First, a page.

In answer to a question about how to get a CFO or COO to measure performance with from a broad perspective, Bob Lewis at InfoWorld wrote the following:
The one-word answer is “salesmanship.” In both cases, the challenge is to foster a multidimensional view of the company. Budget-minded CFOs focus solely on cost for a reason. Understand the reason and you can encourage a broader perspective. The same is true of process-minded COOs.
Part of the secret of successful persuasion is to always start by agreeing with the other person. Another technique, which is complementary, is assuming agreement in return. It works like this:“I agree with the point you’re making – we can’t simply spend indiscriminately on every good idea.” [Start by agreeing.] “My point is simply that cost-control by itself doesn’t get us where we need to go – it’s a necessary condition, but not a sufficient one. My point – and I recognize I’m telling you what you already know – is that to accomplish what we need to accomplish we’re going to need to make a couple of key hires.” [Assume agreement in return.]
Or, to the COO: “You’re absolutely right – as a company we need to be more disciplined about how we define and execute well-defined processes.” [Start by agreeing.] “I know you and I both recognize that for us to get there just publishing new flow charts won’t make them real. We’re going to need strong leadership to turn our goal into action.” [Assume agreement in return.]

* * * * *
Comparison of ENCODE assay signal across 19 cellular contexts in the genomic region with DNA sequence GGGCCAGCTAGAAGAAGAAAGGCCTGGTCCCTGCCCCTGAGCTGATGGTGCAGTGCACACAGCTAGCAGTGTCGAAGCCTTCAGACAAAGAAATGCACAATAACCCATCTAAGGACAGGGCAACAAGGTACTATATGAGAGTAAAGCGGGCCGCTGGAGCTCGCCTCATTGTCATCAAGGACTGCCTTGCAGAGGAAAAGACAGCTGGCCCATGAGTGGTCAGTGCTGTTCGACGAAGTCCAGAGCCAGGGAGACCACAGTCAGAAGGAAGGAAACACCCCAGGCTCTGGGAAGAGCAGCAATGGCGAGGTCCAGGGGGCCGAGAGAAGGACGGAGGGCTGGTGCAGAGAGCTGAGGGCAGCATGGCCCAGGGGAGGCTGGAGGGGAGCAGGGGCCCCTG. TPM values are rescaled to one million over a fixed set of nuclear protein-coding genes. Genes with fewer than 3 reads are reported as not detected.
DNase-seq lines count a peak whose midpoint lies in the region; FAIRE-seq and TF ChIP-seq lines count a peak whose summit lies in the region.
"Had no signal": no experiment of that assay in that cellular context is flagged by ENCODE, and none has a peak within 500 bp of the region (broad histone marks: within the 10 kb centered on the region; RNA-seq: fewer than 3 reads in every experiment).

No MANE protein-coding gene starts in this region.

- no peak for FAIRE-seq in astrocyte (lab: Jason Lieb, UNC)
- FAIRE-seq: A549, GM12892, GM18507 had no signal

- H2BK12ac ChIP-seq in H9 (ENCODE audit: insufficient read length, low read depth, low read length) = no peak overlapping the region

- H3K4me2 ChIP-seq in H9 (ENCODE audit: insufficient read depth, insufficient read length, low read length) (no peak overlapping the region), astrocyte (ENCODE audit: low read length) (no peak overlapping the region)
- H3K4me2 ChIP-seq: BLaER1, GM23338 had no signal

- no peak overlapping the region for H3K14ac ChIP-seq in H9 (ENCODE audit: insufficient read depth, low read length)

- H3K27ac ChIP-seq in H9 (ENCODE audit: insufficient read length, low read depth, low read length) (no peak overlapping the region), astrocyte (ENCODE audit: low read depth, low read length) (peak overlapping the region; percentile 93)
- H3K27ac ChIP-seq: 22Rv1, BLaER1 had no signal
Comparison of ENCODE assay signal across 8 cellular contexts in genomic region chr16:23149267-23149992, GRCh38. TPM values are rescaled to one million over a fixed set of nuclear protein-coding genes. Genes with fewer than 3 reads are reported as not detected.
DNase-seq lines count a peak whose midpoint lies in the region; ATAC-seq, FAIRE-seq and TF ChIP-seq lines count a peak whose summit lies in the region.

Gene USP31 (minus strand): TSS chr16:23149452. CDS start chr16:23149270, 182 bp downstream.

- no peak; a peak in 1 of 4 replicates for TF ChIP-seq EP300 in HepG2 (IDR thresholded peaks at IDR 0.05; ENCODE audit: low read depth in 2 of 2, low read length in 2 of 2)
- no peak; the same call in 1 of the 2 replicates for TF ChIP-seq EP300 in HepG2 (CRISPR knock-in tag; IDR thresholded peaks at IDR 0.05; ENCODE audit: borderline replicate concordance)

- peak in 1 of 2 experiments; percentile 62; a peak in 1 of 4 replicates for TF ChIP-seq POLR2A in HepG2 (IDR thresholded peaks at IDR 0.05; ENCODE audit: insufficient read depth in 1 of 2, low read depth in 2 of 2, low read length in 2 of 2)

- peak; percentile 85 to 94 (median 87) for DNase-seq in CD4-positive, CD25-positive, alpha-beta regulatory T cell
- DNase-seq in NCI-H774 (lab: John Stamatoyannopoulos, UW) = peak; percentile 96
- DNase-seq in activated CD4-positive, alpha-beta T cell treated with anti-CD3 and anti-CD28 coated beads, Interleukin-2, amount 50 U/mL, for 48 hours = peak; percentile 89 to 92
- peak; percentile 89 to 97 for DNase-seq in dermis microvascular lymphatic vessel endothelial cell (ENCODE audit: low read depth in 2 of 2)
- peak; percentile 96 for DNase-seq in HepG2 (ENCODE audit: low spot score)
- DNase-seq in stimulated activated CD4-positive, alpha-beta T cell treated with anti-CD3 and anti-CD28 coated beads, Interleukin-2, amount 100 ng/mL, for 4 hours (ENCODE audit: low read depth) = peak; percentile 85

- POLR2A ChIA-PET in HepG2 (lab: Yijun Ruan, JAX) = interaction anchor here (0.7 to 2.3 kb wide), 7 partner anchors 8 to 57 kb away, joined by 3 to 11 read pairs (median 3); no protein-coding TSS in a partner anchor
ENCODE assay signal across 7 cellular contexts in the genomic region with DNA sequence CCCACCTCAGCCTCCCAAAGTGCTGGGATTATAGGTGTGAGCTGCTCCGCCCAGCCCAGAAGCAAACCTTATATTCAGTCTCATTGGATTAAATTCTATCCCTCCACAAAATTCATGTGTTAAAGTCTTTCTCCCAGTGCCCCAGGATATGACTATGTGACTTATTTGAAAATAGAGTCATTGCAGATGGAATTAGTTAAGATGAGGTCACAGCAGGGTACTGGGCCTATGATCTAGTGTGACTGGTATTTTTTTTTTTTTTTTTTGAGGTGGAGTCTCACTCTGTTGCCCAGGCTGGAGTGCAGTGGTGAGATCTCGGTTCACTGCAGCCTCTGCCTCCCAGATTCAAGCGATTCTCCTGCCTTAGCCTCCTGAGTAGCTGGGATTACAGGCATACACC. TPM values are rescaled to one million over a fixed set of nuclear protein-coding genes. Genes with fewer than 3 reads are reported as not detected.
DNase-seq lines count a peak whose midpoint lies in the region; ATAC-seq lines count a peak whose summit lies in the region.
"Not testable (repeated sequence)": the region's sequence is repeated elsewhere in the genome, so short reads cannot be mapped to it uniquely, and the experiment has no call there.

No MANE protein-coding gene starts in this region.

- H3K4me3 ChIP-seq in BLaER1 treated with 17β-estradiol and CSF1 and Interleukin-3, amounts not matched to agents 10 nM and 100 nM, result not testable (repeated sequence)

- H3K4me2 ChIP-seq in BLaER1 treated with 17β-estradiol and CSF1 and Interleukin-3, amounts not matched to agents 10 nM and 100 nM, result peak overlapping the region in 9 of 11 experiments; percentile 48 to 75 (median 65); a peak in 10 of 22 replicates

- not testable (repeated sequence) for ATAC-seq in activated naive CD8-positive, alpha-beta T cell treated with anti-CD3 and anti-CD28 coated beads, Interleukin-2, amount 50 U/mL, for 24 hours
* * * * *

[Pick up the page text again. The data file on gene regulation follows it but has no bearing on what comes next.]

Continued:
Underneath the conversations is always the need for the strong relationships that let the conversations take place. Which is to say, persuasion is much easier when it builds on pre-existing trust.
Two things strike me as particularly helpful in this answer: First, when you start by validating the other person’s perspective, you reduce defensiveness and sets establishes a foundation for an effective discussion. Second, any attempt at persuasion is easier and more successful in the framework of trust and credibility. The time you spend establishing trust and credibility is invaluable to yoru career. To read more about the elements of credibility (which impact persuasion), see http://www.incrediblemessages.com/Articles/cr-04-five-keys.htm To view Bob’s entry, see http://weblog.infoworld.com/lewis/archives/2007/09/persuading_the.html